THEATRE SPACE NORTH EAST
‘BLACK BOX’ WOULD LIKE TO INVITE AUDIENCES TO EXPLORE THE EVOLVING AND, FOR SOME, UNSETTLING RELATIONSHIP BETWEEN HUMANITY AND TECHNOLOGY THIS FEBRUARY, IN THIS BLACK MIRROR-ESQUE SCI-FI DRAMA.
Innovative Sunderland based theatre company Theatre Space North East are breaking new ground this year with a production of award-winning writer Stef Smith’s gripping near-future drama Girl in the Machine set to tour the North East in February.
This provocative ‘play-for-our-times’ will visit Northern Stage, Gala Theatre, The Customs House, The Exchange, SeventeenNineteen Sunderland, and Theatre@41 Monkgate throughout February, details of which can be found at www.theatrespace.org.uk.
In a generation where science fiction is quickly becoming science fact, and developments such as ‘immortality tech’ are being explored rather than simply imagined, Theatre Space are hoping to offer something of to-the-minute relevance to engage audiences in what will mark the first studio theatre tour of this nature for the company.
Artistic Director, Corinne Kilvington, states “This tour represents an important and exciting step in the natural progression of Theatre Space North East. Having built a reputation of engaging diverse audiences with wide-ranging content, Girl in the Machine serves to further that spectrum, and we’re very fortunate to have the opportunity to stage such a ground-breaking play written by one of the UK’s most sought-after and respected female writers.’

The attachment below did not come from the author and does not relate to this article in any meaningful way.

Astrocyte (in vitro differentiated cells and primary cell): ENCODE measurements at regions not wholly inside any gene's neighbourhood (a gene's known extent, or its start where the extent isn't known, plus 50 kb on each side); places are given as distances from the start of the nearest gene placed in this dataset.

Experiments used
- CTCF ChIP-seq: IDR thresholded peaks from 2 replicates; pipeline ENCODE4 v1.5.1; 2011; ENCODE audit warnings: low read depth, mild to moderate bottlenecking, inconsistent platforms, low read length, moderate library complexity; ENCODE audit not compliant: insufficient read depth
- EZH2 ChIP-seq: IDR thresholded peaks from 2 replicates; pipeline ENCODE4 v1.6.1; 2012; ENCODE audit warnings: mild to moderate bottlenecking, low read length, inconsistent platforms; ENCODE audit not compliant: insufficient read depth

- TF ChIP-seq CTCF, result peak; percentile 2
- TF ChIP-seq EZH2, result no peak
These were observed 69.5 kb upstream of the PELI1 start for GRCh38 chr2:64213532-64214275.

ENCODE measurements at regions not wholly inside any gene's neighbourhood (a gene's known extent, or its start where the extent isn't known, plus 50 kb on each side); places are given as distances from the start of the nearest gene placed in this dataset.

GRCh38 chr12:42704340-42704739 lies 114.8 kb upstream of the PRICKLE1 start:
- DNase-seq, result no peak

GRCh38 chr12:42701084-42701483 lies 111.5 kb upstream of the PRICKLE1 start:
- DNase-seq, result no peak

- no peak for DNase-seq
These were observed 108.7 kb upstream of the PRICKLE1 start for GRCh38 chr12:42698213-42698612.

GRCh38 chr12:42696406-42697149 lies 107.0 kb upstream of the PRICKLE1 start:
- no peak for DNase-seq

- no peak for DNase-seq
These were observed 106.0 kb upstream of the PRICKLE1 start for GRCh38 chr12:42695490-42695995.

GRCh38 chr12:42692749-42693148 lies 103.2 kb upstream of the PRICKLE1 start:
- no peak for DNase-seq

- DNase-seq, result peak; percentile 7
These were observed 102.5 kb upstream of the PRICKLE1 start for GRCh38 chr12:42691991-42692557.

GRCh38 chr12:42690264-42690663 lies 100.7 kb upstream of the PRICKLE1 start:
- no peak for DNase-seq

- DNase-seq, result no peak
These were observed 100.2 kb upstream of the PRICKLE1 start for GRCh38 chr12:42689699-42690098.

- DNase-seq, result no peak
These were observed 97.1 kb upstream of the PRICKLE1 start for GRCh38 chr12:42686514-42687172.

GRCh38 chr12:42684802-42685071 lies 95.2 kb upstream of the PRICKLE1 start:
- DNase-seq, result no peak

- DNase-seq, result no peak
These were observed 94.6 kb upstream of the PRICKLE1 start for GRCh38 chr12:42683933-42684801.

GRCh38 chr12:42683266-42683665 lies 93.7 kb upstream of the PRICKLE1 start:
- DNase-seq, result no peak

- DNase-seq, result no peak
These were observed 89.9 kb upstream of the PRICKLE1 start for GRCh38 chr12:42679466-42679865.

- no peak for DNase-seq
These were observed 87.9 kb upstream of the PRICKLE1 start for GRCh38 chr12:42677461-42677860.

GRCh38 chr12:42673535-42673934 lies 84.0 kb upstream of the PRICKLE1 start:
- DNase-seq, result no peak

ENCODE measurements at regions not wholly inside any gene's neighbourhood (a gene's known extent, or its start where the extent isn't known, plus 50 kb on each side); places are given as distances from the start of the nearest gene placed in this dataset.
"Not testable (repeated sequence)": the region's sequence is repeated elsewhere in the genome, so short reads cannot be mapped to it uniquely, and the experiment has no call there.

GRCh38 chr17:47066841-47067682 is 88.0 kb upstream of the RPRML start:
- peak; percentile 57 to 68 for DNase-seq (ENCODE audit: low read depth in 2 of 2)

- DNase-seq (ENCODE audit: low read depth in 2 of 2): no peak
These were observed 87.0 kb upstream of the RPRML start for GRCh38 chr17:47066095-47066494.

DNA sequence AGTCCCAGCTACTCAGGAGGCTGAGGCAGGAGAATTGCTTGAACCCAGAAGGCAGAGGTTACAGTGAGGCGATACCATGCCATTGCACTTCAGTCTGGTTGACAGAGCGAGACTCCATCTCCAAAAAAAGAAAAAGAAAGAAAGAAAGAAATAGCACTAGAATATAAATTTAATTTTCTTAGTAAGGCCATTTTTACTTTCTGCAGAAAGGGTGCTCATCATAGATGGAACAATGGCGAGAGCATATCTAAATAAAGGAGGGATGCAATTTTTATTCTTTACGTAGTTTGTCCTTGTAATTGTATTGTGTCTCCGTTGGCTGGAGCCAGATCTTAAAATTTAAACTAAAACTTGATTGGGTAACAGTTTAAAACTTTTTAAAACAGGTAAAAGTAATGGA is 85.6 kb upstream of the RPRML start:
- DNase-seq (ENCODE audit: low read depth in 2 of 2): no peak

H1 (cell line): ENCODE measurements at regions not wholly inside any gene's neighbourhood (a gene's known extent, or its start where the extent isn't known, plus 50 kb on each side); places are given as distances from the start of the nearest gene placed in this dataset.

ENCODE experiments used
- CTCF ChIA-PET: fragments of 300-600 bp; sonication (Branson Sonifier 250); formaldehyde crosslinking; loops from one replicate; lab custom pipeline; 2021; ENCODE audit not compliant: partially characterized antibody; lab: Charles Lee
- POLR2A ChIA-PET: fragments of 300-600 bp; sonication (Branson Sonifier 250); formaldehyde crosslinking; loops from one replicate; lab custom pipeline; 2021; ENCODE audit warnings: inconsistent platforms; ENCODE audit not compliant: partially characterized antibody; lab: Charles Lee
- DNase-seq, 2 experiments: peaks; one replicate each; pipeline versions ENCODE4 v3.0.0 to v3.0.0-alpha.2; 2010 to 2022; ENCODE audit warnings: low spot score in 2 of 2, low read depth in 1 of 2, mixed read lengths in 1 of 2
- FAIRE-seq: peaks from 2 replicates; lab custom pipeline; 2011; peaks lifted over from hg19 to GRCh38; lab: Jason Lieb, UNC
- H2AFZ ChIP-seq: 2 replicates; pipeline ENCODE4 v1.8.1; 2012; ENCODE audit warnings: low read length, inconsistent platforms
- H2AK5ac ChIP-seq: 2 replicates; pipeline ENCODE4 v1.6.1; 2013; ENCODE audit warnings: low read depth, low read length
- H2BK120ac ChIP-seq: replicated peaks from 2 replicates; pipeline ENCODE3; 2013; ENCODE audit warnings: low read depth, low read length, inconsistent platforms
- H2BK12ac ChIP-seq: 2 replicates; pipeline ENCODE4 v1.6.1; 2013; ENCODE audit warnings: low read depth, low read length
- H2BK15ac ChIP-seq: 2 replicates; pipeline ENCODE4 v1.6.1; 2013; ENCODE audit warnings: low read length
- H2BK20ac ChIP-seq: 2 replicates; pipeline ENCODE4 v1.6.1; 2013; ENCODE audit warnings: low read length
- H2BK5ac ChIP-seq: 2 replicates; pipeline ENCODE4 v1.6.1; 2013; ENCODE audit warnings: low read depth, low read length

Corinne, who will act in the piece, will be joined by established North East actor Lawrence Neale (Beyond the End of the Road, Rainbird) in a piece that will be directed by Jamie Brown (Hadaway Harry, Bobby Robson Saved My Life, Geordie The Musical) who had this to say about the upcoming production:
Acclaimed as resembling ‘an episode of dystopian TV series Black Mirror but with a poetic heart worthy of Ray Bradbury at his warmest’ (The Scottish Herald), the play explores our present-day unease about digital intrusiveness in this fast-paced two-hander where the line between physical and digital rapidly dissipates.
‘Placing your hope in humanity is a very dangerous thing.’ ‘Maybe it’s a brave thing? Because freedom isn’t digital.’
“This is an exciting play – Stef Smith’s taut script is excellent, fast-paced, and explores
the increasingly blurred lines between the human and the digital which, whether we like it or not, will
continue to be part of all of our lives. Brilliant series such as Black Mirror and Years and Years have
increasingly made such stories the realm of television, but Girl in the Machine strikes a blow for
them being as at home in the theatre and will prove refreshing to some – adding to the wealth of
creative diversity engaging and entertaining audiences of all types across the region.”